13th Feb2019

‘All Is True’ Review

by Jak-Luke Sharp

Stars: Kenneth Branagh, Lolita Chakrabarti, Jack Colgrave Hirst, Doug Colling, Eleanor de Rohan, Judi Dench, Ian McKellen, Phil Dunster, Kathryn Wilder | Written by Ben Elton | Directed by Kenneth Branagh


Kenneth Branagh reigns supreme as the Shakespeare indulgent provocateur, directing and starring in his latest feature All is True. A witty and wonderful poignant love letter to his beloved icon revealing the hidden identity of the troubled and conflicted man underneath the glory and fame, educating the audience on the life of a disturbed artist similar to that of Julian Schnabel’s Vincent Van Gogh biopic At Eternity’s Gate.

All is True follows the latter winding down retiree stages in the enigmatic and vibrant life of William Shakespeare, wonderfully embodied by the fabulous lead performance from Kenneth Branagh. A visual and physical realisation that sizzles away underneath the flesh in a stoic intensity only to explode in a fiery vibrancy of emotion. The sizeable make-up is perhaps at first a slight infliction of indulgence but Branagh melts away into the pot and brought to the fruition is a dynamic endearing role of sheer commitment.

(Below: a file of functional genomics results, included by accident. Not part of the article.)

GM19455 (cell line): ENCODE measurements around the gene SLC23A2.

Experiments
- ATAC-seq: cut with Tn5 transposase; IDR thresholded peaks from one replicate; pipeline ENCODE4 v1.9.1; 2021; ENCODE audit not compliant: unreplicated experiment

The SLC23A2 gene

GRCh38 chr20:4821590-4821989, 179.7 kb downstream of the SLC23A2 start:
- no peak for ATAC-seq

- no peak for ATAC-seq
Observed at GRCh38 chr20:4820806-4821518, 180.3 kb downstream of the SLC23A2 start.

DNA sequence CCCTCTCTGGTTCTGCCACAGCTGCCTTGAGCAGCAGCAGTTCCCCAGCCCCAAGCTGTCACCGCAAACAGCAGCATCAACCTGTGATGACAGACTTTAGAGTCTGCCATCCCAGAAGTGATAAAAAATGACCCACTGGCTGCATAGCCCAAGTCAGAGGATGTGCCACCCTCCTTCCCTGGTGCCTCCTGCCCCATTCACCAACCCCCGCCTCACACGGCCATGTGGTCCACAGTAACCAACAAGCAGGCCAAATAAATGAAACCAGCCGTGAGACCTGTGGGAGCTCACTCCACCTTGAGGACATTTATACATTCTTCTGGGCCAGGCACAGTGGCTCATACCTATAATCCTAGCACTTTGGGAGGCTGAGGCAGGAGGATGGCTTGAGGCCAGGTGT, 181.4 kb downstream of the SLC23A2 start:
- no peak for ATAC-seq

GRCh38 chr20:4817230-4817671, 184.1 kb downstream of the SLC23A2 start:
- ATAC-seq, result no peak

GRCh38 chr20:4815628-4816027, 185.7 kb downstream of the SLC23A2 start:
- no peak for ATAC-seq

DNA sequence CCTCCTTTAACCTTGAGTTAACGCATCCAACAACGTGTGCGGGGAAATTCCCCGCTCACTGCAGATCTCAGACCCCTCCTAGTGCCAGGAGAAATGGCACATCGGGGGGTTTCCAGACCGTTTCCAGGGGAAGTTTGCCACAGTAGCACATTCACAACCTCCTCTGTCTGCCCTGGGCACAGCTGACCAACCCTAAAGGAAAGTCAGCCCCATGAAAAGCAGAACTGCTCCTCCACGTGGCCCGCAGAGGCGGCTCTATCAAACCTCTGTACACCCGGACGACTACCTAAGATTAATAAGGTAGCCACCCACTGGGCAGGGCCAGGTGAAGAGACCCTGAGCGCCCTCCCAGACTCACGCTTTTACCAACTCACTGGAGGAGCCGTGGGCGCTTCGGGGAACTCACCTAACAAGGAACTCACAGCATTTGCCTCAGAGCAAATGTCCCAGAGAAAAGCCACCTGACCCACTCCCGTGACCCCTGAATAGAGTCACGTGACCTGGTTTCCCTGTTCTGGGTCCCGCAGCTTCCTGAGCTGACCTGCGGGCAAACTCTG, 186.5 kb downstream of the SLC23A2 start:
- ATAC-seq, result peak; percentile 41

Kathryn Wilder re-teams with Branagh after collaborating on 2017’s Murder on the Orient Express and Branagh Theatre Live: Romeo and Juliet. Wilder stars as daughter Judith Shakespeare in a fabulously curated role with a deep dark underbelly of pain and misery in a performance that is perhaps the highlight of a film that evokes a precariously beautiful and engrossing appeal. The sheer layers and aggrieved depth with intense atmosphere and animosity Wilder brings to this gruelling performance is outstanding to see develop in an unyielding visualisation and manifestation of the perils of trauma.

Going hand in hand with the screenplay by Ben Elton the performances are excelled to a point of sheer acute distinction. Judi Dench as Anne Hathaway and Ian McKellen as Henry Wriothesley, respectively, add a wonderful mighty injxction of grace and rhythm. The latter more so a cameo than a prominent role but a performance in a key sequence of unbelievable heart and refined sensitive nature.

The cinematography from Zac Nicholson is an attribute that is utterly outstanding throughout. The framing and composition from the opening sequence until the very last frame is delightful. The lighting for one looks extraordinary with subtle shadows that embellish the animosity and hatred in the film with a delightfully deviant approach.

All is True is in UK cinemas now.


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